Growing up, I was fortunate enough to encounter the principles of reducing and reusing as everyday standards. It’s just the way we did things in our family; if we could reuse something, we did. My dad is a woodworker, and he carried this idea through every aspect of his creations. Popsicle sticks became paint stirrers, yogurt containers were later used to hold wood stain. If a piece of scrap wood was of usable size, he would save it, knowing someday it would be just what he needed. I even remember being so embarrassed as a teenager when my dad rescued some discarded oak flooring out the neighbors’ trash can (what if my friends saw?!). Now I’m proud to say that neglected wood beautifully frames much of my artwork.

Here are a few shots of his plentiful stores of wood, built up over many years of smart stewardship of resources.

There is a story behind nearly every acquisition, and I just love spending time in here with my dad.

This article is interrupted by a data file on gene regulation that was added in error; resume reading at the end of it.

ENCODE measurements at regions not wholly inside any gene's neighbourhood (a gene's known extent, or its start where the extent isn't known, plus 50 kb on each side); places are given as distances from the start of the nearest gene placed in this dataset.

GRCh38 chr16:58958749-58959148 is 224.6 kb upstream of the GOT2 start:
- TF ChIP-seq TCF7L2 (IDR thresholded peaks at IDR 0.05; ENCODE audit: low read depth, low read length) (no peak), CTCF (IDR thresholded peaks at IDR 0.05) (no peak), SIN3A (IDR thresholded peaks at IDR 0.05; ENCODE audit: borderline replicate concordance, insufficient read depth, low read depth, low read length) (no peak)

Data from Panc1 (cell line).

(Scraps that I will paint on, turning nearly useless wood into art.)

That’s not even the half of it.

This weekend we spent some time constructing frames and panels out of some reclaimed Western Cedar (the beautiful, dark wood on the left side of this photo).

Working hard. My job is to watch and admire. :)

Table saw—I’ll admit I have nightmares about this thing.

The pieces are cut to size and mitered, and we check to see that everything turned out just right. Of course it did.

Thanks again, Dad. You make my artwork look good.

And if you need more proof that my father is the ultimate Salvager of Neglected but Lovable Goods, look no further than this very familiar sight: wood glue in the honey bottle.

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